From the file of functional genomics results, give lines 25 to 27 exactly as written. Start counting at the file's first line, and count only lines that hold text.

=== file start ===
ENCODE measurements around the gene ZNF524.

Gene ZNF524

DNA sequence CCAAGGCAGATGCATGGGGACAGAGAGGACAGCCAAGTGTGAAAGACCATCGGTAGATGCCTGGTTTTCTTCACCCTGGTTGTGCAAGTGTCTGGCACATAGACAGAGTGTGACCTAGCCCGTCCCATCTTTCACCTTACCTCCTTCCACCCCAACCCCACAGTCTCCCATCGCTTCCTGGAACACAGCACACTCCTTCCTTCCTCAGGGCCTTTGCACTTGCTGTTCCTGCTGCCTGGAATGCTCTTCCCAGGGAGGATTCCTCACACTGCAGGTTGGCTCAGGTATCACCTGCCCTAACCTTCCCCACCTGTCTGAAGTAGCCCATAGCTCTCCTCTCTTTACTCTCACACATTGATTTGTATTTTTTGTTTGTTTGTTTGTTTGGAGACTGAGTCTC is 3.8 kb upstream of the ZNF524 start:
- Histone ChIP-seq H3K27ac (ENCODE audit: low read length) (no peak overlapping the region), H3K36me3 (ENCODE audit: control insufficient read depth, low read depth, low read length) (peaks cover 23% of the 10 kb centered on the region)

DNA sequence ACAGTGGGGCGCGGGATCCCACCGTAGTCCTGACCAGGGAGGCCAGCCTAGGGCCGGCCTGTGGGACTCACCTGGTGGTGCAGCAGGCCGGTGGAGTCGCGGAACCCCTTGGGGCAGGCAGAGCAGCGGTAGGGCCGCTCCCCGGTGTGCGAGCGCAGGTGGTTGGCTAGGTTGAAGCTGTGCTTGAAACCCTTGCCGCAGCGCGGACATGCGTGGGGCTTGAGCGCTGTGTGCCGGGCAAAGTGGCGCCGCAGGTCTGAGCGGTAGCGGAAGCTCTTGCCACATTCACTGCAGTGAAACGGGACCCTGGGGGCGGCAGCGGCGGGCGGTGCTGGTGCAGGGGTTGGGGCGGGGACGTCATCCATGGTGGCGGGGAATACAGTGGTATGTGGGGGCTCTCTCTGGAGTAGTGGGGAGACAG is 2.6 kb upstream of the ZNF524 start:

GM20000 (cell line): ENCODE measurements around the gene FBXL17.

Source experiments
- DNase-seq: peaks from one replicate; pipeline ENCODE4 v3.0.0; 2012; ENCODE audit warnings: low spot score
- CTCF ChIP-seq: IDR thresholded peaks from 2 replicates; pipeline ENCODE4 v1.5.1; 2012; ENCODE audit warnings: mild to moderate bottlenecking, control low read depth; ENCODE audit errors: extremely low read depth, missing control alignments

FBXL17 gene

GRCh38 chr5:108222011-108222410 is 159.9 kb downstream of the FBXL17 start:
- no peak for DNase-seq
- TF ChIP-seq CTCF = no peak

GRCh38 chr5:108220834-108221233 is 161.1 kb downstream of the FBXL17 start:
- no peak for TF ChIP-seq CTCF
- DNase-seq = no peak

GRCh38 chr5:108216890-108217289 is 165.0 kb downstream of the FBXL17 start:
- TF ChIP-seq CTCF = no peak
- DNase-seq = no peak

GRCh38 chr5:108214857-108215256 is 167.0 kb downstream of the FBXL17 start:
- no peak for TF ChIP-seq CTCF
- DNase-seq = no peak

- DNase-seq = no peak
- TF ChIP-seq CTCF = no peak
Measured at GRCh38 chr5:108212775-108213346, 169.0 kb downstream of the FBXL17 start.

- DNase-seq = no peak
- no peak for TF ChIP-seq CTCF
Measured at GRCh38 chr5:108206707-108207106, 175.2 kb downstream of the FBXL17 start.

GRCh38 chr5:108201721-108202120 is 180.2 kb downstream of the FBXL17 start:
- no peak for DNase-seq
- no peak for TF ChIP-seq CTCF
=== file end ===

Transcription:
Measured at GRCh38 chr5:108212775-108213346, 169.0 kb downstream of the FBXL17 start.

- DNase-seq = no peak
- no peak for TF ChIP-seq CTCF